This is the United States Constitution (holds up Constitution booklet to the camera). It is quite small. It is quite broad. It is quite general. It is a beautifully concise set of principles that we use to guide ourselves towards a good life.
This is a United States Constitutional Law casebook (holds up casebook to the camera). It is quite big. It is quite detailed. It is quite specific. It is a horrifyingly long-winded set of judicial opinions that we use to explain, expand, explore, explode, and explicate our once beautifully concise Constitution, but one could argue that it does not help guide us towards a good life.
This is an example of over-intellectualization. The Founding Fathers gave us this (holds us Constitution), and we turned it into this (holds up casebook), all thanks to our prodigious, powerful, and prolific intellects.
What were we told today by Jesus? “God so loved the world that he gave his only Son, so that everyone who believes in him might not perish but might have eternal life.” Have we over intellectualized this too?
Poetry, a novella, a photograph, a painting, a kiss, a dance, a song . . . these are all examples of complicated and universal emotions, feelings, and ideas succinctly summarized into small souvenirs. Maybe that’s why we love them so much. Maybe it is because they are so manageable, so pocketable, just tiny glimpses of transcendental truths that we can take with us on the journey of life.
So, I ask again, do you think we have a tendency to over intellectualize our faith? I do. I have so many questions, so many confusions. “Jesus said this, but then this other thing happened, so what does that mean?” Or “the Church did these, but what about those?” Or “are this and that even compatible?”
We all want answers; we all want to know the truth. But sometimes this quest for confirmation and clarity can cause confusion, chaos, and even calamity; this quest tends to transform a constitution into a casebook.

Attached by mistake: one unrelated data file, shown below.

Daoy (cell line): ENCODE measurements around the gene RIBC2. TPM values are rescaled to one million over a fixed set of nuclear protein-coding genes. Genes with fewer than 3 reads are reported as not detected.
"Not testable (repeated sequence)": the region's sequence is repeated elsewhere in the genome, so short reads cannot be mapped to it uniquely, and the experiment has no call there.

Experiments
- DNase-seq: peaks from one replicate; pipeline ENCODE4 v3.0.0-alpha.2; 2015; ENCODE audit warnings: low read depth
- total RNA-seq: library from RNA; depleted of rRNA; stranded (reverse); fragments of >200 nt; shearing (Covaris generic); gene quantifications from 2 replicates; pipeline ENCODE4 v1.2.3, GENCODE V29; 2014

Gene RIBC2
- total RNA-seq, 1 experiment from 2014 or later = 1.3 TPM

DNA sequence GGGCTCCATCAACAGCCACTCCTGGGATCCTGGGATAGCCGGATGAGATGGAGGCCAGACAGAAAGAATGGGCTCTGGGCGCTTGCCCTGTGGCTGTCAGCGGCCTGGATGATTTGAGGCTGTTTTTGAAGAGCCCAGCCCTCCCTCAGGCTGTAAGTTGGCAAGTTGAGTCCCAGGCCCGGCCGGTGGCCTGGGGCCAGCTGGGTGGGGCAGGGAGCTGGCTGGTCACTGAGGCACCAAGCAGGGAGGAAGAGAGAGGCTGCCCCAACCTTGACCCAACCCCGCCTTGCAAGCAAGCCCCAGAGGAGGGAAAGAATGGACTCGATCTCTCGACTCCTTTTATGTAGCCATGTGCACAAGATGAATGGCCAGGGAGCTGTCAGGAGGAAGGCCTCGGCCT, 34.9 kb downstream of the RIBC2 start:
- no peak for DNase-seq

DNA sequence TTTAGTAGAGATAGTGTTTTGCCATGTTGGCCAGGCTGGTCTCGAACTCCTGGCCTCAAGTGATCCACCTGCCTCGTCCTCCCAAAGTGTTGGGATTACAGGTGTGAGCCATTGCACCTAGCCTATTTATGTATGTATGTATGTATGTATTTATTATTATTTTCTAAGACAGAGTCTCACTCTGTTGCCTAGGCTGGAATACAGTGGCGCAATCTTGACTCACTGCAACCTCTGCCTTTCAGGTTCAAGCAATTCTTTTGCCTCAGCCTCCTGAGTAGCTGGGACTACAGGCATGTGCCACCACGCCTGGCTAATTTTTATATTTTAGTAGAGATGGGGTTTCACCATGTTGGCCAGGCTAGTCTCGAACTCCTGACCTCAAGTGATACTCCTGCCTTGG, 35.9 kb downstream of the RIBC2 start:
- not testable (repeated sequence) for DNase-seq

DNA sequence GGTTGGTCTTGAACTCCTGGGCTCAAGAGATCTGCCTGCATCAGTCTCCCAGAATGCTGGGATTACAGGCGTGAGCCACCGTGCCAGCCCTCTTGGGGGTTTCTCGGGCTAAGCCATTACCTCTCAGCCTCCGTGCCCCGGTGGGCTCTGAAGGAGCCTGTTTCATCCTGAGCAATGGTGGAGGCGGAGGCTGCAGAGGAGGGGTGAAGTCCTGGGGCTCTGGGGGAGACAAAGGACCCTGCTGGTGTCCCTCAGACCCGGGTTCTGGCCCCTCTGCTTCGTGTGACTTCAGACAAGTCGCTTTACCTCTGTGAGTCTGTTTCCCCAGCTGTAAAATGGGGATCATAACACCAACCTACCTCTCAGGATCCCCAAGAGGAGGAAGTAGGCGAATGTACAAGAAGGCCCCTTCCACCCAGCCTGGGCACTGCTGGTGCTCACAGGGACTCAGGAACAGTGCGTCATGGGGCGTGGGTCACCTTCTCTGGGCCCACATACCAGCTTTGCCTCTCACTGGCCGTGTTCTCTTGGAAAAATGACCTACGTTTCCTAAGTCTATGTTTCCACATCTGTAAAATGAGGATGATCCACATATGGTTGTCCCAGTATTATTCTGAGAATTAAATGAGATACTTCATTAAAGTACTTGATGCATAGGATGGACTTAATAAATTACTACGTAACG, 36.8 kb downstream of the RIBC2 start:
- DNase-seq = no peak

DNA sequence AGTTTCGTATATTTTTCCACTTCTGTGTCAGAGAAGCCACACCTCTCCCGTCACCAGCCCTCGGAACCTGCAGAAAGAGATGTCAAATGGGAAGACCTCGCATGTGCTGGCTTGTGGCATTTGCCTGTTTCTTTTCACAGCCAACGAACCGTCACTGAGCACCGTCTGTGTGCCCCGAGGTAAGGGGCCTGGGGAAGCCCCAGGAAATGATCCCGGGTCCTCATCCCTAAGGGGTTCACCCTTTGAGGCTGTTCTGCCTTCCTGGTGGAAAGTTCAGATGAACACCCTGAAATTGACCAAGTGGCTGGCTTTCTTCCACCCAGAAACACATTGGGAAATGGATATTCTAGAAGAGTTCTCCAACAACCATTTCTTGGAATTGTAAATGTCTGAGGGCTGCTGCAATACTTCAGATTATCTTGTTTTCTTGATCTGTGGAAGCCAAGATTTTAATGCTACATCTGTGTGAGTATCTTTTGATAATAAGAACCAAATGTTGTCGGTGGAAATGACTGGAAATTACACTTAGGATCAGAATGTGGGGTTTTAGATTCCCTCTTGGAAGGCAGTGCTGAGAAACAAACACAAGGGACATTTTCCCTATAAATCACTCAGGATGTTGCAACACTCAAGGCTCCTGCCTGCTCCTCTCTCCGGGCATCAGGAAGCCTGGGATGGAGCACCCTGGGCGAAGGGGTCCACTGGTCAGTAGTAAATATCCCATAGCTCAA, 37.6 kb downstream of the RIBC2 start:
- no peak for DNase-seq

So let’s try something else. Let’s stay simple, let’s focus on the essence, the core, the nexus of truth. Jesus told us: “You shall love the Lord, your God, with all your heart, with all your soul, and with all your mind. . . . You shall love your neighbor as yourself.” Matthew 22: 37, 39. Love God and love one another. Love God, love others. . . . Love.
Maybe that’s the truth, maybe that’s the key. But can that be enough for us? Can something so simple, so basic, waylay our anxieties and worries about falling short of God’s aspirations for us? I do not know. I am not the first person to highlight Jesus’ message of love, and I most certainly will not be the last.
The Constitution left unanswered a multitude of questions, and we have tried to answer them over the last 200-some-odd years. There may be those who would therefore point to Jesus’ edict of Love and claim that it too has left unanswered a multitude of questions, and that our 2000-some-odd years of answering those questions have been necessary and good. To that, I would say this: I support the Church, the catechism, the centuries of scholarly work, the writings of the saints, the teachings of the Cardinals, and the Magisterium; in short, I endorse the law. But I wonder, what is my role in all of that?